Campus Resources: Clubs and Organizations

Hands with title: Navigating Your College Experience



The center provides students with access to graduation specialists, academic advisors, career specialists, and a study abroad coordinator.


For most students, the pursuit of a Bachelor's Degree involves the balancing of individual coursework, family responsibilities, employment, and personal development. As you move through your studies, we encourage you to be patient as you adjust to the expectations of the university. It is important that you communicate to your support group that completing this milestone is a commitment of several years. Success requires balancing academic, social, and personal responsibilities.

As you learn new skills and face new academic experiences, different daily activities will compete for your time. You will need to dedicate time for homework, course assignments, participating in a club or cultural organization, conducting individual research, study groups and class projects, as well as exercise, hobbies, family responsibilities, and, for many students, paid employment.

And although the expectations of the university may be new for you as well as for your families, we hope you come to value the relationship that exists among your major coursework, your professional direction, and your individual growth.


Introduction to Humanities and Social Sciences

As you begin your studies here at Cal State Fullerton, we hope you find a place in the College of Humanities and Social Sciences (H&SS).

Whether you have declared a major or are ready to explore, H&SS has something for you. Our College houses more than twenty departments and programs that will help you develop intellectually and individually as you build the skills for rewarding professional careers and lifelong leadership in your community.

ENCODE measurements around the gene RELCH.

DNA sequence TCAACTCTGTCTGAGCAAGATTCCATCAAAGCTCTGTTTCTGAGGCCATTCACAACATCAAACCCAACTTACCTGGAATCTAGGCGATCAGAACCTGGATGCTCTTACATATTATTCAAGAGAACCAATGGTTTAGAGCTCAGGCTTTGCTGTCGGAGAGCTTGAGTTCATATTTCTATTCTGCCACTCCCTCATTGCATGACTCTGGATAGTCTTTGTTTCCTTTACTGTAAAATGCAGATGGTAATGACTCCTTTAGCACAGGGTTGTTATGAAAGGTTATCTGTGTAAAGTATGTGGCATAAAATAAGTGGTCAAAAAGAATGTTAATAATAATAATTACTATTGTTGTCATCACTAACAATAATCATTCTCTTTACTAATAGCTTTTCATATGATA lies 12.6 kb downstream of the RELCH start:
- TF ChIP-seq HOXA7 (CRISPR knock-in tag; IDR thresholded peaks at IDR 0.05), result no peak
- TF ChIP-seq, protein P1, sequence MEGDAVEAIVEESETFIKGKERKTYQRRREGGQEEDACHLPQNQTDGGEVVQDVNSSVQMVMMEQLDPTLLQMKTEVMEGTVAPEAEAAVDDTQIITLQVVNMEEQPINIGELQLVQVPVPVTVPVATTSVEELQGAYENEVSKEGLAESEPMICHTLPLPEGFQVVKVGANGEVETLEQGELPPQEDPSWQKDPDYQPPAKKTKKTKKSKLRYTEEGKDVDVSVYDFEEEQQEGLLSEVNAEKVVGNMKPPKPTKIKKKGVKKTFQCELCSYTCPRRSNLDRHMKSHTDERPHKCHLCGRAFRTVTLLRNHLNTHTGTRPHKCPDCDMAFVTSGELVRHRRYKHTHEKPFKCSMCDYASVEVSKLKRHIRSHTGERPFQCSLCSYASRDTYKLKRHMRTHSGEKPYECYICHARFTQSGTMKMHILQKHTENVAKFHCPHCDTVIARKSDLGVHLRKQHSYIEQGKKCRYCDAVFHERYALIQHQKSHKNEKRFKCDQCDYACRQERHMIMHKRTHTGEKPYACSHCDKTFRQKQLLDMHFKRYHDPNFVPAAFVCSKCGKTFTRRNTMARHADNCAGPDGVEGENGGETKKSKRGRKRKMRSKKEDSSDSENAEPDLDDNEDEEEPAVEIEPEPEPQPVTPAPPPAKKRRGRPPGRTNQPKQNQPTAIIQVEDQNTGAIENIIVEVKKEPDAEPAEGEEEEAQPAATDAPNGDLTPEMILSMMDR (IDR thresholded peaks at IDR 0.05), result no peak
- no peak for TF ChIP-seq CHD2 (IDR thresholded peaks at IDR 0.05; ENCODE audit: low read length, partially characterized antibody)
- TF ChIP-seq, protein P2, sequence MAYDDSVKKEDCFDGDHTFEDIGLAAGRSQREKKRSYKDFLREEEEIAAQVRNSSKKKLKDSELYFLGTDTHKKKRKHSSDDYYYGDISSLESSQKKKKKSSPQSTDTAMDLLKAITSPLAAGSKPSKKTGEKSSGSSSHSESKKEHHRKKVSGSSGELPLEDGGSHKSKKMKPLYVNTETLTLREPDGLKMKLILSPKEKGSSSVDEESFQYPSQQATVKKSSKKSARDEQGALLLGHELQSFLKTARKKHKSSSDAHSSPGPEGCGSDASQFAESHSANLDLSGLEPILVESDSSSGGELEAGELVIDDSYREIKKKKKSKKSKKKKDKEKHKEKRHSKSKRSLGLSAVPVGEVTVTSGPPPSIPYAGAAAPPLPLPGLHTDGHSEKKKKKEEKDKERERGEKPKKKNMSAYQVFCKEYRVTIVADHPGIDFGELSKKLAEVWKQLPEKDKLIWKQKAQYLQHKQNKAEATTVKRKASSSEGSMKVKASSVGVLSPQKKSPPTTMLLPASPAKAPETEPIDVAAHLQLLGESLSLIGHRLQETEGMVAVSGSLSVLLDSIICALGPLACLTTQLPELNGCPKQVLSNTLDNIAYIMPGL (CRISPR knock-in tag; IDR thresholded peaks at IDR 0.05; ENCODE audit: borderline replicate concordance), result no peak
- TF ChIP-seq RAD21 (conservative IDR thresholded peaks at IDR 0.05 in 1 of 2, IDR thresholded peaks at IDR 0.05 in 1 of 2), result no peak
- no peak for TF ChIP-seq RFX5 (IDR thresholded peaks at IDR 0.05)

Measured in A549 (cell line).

The following pamphlet includes information about services and resources that are available to you as an H&SS student. We are looking forward to seeing you around and we welcome you and your families to the College of Humanities and Social Sciences!

Structure and composition of a B.A/B.S degree*

*B.A.– Bachelor of Arts / B.S.– Bachelor of Science.

The university requires the completion of a minimum of 120 units in order to graduate. 

Each course is commonly valued at 3 units. Labs and activities courses often add one or two more units.

Each semester unit requires of students one hour of in-class time and two hours of out-of class time per week. Out-of class time includes readings, homework, or group projects.

A 15-unit class load requires of students a weekly average commitment of 45 hours: 15 hours in class, and 30 hours or more outside of class.

This is the equivalent of a full-time job!

Students who are employed for an additional 20-40 hours per week are essentially working the equivalent of two full-time jobs.

Commuting to and from school and work, participating in clubs or sports, and responsibilities at home also take time.

How long is the path to graduation?

Students who enroll in an average of 30 units per year, or 15 units per semester, are on a path to complete their degree in four years (b).

Students who enroll in an average of 24 units per year or 12 units per semester, are on a path to complete their degree in five years.

The national average is currently 5.5 years to receive a bachelor’s degree. Various factors (b).  are related to your graduation trajectory.


(a) Full-time enrollment (12 units or more) is required for full financial aid eligibility. Part time enrollment reduces aid eligibility to 50%.

(b) Speak to advisors and mentors to create a plan that considers your financial circumstances, family and employment responsibilities, and career aspirations.


Student Support System

The support of family and friends in a student's academic and personal development comes in different ways. Sometimes this support is expressed in financial help, study assistance, or advice about academic or career plans. Other times the best help family and friends can provide is to support students' decisions.

Students who are living away from home for the first time are likely to encounter perspectives that are different from theirs; they may want to talk with their family members or their friends about what they hear and see on campus. Students who live at home may need to explain to their family support group at home that class schedules change every semester, as will student's study routines. These routines will also change as students join clubs, form new groups of friends, or take on more demanding classes. However routines change, maintaining relationships with families and friends is important for students as they navigate their way through college.


Advice from peers